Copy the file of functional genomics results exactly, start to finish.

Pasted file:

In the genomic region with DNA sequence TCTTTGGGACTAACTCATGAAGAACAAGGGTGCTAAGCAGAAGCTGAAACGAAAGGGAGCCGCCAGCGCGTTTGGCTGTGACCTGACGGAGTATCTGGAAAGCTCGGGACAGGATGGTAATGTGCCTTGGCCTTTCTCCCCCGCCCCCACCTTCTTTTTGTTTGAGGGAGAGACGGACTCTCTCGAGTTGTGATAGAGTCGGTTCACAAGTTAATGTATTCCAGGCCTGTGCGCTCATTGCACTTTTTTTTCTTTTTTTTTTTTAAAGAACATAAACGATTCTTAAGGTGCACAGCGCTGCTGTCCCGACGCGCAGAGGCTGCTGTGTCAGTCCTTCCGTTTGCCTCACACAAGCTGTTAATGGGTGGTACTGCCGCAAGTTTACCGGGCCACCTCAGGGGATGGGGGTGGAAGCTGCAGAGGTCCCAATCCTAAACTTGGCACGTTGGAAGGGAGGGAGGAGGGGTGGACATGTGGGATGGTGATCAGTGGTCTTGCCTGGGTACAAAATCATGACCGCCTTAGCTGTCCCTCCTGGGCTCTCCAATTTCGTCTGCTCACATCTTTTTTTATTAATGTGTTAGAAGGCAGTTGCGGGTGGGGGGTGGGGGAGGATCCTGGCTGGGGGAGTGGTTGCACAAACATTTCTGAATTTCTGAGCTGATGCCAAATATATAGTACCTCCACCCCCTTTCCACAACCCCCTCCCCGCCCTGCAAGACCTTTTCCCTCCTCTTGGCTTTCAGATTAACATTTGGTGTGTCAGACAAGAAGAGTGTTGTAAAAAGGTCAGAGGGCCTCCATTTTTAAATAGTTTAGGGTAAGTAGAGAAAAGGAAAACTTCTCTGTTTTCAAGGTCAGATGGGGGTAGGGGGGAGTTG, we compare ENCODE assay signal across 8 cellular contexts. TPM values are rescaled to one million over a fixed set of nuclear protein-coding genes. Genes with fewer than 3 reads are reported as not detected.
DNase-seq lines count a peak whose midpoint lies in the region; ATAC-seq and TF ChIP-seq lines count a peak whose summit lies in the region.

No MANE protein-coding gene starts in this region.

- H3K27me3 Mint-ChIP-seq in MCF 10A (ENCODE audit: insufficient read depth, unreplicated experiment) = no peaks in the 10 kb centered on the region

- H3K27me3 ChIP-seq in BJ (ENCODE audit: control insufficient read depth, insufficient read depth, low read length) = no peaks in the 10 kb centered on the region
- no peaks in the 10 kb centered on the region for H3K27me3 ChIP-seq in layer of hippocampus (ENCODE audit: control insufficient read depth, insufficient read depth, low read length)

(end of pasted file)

In the genomic region with DNA sequence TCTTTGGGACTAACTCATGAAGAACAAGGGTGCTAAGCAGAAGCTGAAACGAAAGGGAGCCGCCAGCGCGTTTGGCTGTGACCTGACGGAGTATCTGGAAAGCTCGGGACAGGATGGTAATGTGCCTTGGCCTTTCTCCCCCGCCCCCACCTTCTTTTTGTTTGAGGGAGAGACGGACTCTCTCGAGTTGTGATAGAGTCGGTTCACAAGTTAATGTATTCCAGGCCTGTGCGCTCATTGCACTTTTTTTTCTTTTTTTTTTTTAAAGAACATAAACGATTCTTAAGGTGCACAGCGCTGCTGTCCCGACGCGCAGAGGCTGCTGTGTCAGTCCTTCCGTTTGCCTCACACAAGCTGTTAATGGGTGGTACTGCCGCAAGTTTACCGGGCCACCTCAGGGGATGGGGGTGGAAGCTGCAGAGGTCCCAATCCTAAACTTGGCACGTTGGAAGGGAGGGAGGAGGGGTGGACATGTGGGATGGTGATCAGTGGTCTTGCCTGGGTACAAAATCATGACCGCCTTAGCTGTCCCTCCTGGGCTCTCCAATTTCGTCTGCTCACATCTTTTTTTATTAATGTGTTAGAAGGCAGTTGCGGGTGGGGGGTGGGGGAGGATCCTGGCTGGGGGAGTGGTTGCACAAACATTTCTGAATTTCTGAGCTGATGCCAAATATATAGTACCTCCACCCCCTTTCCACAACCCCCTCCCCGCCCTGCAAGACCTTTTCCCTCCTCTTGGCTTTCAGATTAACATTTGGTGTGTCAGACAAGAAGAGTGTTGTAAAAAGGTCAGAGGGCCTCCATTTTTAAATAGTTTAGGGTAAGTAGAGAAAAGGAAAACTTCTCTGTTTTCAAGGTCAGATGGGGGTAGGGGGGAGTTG, we compare ENCODE assay signal across 8 cellular contexts. TPM values are rescaled to one million over a fixed set of nuclear protein-coding genes. Genes with fewer than 3 reads are reported as not detected.
DNase-seq lines count a peak whose midpoint lies in the region; ATAC-seq and TF ChIP-seq lines count a peak whose summit lies in the region.

No MANE protein-coding gene starts in this region.

- H3K27me3 Mint-ChIP-seq in MCF 10A (ENCODE audit: insufficient read depth, unreplicated experiment) = no peaks in the 10 kb centered on the region

- H3K27me3 ChIP-seq in BJ (ENCODE audit: control insufficient read depth, insufficient read depth, low read length) = no peaks in the 10 kb centered on the region
- no peaks in the 10 kb centered on the region for H3K27me3 ChIP-seq in layer of hippocampus (ENCODE audit: control insufficient read depth, insufficient read depth, low read length)